Guest commentary by Peggy Hinds
Giving ourselves generously and hospitably to others is an essential expression of faith. It has to do with more than giving money. Of course, churches need money to maintain ministry. Financial stewardship is a vital part of living faithful and grateful lives. However, the ways we treat others says more about who a congregation is and who we worship than what we put in the offering plate does.
Sometimes the best we can give is our presence. Churches that appreciate presence over finances are better equipped to welcome and assimilate visitors, especially those who walk through the church doors with some skepticism. Consider the welcoming statement of Highland Presbyterian Church in Louisville, Kentucky: “If you are a visitor, we consider your presence with us your offering and we are thankful for your presence.”
Members of this particular congregation are encouraged to support the mission and ministry financially, but visitors are not expected to contribute money. This way of welcoming guests makes a powerful statement to a world that often finds the church to be more concerned about money and members than mission and service. When the church’s focus is providing a safe place to engage the gospel with no strings attached, it relieves pressure to give that visitors often feel.
Visitors to Highland, an urban congregation, hear “Your presence is a gift to us.” Imagine what this could mean to a homeless person stopping in to worship or to escape the elements. The church also works closely with immigrant and refugee ministries. Refugees resettled from a homeland often do not have the financial means to give. By having this statement in their bulletin, the church welcomes those who are unable to put money in the plate. It shows that the congregation values their presence.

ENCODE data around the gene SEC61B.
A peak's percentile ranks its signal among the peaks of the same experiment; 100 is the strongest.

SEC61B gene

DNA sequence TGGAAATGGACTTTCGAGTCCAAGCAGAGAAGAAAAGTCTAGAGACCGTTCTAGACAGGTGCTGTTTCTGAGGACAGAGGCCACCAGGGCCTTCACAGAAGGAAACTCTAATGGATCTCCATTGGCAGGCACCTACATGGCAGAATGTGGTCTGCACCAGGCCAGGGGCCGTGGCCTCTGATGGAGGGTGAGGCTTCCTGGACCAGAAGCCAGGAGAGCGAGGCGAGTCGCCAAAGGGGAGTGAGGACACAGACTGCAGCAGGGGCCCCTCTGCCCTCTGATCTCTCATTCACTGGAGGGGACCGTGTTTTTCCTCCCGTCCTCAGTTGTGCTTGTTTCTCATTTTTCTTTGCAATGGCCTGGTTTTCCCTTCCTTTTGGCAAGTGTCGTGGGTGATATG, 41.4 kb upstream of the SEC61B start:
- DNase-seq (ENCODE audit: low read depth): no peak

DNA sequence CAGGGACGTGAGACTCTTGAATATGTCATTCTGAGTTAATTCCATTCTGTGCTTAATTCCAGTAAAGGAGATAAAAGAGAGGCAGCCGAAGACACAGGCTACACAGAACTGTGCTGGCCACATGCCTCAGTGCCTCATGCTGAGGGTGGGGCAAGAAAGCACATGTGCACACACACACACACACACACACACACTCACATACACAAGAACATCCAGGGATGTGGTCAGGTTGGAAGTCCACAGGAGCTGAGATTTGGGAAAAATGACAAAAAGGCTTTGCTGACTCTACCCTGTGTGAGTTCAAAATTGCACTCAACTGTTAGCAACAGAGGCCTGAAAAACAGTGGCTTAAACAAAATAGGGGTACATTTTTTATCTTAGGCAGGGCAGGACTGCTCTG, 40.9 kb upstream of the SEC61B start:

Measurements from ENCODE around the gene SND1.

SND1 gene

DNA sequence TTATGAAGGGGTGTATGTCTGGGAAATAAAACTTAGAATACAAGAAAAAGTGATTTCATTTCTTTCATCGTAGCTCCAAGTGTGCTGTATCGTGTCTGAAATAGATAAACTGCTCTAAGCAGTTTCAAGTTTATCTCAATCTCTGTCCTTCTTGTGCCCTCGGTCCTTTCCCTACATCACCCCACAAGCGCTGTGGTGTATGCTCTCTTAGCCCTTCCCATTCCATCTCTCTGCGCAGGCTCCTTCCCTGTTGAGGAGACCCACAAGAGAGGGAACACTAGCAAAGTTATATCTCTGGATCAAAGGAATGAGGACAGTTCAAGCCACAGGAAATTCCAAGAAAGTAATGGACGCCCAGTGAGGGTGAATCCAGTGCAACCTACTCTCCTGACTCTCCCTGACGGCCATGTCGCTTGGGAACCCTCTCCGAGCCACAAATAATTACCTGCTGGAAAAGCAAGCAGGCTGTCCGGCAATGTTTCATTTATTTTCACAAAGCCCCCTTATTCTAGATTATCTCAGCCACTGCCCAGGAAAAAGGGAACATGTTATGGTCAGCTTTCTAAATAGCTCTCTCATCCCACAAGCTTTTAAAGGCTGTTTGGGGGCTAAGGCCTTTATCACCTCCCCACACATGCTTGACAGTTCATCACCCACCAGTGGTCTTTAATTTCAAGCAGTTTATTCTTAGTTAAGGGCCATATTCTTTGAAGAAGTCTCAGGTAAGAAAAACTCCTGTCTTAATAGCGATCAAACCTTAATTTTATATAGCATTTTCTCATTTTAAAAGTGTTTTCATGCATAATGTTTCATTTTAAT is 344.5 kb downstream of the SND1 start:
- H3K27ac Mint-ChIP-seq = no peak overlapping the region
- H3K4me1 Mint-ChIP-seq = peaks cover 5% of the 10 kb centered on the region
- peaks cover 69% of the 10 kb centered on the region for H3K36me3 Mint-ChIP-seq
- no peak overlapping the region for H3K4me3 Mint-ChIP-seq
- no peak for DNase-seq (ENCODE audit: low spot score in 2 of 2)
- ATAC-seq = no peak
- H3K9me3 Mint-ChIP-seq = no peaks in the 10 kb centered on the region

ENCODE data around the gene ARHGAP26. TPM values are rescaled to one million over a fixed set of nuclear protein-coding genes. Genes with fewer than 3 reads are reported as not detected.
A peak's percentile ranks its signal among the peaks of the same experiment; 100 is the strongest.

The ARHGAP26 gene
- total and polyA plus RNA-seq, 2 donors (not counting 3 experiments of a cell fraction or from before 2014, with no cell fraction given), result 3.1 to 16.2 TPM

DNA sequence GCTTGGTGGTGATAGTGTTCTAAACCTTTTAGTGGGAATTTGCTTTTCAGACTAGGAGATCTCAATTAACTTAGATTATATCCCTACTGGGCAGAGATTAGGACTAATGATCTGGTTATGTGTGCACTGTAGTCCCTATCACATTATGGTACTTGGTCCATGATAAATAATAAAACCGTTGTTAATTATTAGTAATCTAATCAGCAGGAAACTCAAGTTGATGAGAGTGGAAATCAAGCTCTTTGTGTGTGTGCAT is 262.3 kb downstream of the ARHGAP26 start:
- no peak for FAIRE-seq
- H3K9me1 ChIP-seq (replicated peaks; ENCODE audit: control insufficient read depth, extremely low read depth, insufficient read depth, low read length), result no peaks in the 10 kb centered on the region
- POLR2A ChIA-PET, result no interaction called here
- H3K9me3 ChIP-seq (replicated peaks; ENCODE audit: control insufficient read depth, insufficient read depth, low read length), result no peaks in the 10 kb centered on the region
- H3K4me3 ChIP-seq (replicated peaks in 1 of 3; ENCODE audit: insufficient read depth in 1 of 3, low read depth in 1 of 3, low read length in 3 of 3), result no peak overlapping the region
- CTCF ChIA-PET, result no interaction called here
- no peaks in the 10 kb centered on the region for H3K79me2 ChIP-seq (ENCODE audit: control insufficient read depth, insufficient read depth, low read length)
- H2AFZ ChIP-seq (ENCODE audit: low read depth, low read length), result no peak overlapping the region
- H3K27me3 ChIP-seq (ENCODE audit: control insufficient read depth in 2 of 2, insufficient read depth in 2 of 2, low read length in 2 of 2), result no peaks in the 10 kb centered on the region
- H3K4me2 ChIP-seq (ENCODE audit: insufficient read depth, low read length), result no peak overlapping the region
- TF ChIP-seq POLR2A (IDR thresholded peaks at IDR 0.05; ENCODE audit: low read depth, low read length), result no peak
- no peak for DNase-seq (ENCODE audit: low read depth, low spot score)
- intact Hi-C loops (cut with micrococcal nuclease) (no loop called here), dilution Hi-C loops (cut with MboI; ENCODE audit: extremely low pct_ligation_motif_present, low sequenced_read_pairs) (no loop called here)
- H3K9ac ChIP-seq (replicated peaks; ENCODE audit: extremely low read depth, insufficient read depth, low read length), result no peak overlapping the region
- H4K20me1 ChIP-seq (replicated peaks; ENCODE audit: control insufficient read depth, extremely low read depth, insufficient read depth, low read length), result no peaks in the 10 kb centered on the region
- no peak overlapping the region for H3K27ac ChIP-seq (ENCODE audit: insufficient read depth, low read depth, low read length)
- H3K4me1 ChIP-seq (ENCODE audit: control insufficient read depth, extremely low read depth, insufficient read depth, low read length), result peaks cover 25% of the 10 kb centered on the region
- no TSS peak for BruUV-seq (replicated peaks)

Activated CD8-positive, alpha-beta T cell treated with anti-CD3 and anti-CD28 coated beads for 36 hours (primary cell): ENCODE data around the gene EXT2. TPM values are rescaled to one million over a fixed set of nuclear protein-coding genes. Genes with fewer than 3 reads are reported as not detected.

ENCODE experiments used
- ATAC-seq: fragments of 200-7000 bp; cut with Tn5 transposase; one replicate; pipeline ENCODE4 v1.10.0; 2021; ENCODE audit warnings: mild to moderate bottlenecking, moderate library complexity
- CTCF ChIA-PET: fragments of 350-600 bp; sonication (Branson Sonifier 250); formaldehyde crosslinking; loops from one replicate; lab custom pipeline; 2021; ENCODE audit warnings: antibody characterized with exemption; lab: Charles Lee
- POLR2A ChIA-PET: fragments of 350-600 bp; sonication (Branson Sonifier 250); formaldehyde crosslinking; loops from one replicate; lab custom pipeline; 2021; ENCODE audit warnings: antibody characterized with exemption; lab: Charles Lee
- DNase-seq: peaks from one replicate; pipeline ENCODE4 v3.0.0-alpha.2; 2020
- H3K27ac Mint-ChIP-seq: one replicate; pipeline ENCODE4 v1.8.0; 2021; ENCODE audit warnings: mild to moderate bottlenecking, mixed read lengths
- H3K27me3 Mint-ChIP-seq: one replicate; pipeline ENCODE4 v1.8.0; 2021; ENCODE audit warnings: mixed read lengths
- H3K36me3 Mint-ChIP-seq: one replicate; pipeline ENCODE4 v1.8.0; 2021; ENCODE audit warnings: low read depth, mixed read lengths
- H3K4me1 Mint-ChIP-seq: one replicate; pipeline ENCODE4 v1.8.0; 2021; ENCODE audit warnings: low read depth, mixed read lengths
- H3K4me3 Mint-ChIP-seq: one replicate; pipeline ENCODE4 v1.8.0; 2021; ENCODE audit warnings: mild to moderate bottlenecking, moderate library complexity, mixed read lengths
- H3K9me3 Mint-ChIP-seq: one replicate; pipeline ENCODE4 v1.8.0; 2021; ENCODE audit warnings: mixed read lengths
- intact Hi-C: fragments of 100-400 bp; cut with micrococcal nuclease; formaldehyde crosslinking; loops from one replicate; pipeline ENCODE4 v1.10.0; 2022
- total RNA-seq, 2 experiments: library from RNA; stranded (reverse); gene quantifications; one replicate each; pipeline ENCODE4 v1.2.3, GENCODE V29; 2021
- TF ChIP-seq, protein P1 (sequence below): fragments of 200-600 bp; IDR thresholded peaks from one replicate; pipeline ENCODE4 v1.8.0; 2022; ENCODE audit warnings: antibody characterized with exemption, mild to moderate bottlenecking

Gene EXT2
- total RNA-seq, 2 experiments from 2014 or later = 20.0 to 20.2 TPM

Statements like the one above calm skepticism and inspire further engagement. Of course, it takes more than a statement written on the website and in the bulletin. It also needs to be a part of the congregation’s culture. Ask yourself:
- Are members of your congregation proficient at expressing welcome and acceptance of all?
- What is the congregation’s plan for visitor follow-up?
- How does the congregation assimilate visitors and new members?
- In what other ways does the congregation invite and encourage people to visit?
- How do people in the broader community become aware of the church’s welcoming culture?
When I was a seminary student, a wise ruling elder gave me an important piece of advice: “People want to know how much you care before they will care how much you know.” Similarly, people want to know that a church wants them before they want to give their money. Creating a culture that says “we want you because we care about you” makes visitors feel valued and welcome.
Welcome one another, therefore, just as Christ has welcomed you, for the glory of God (Romans 15:7).
PEGGY HINDS is a professional coach helping individuals and congregations discern God’s will and achieve goals for their futures. She is a teaching elder member of Mid-Kentucky Presbytery and a certified church educator.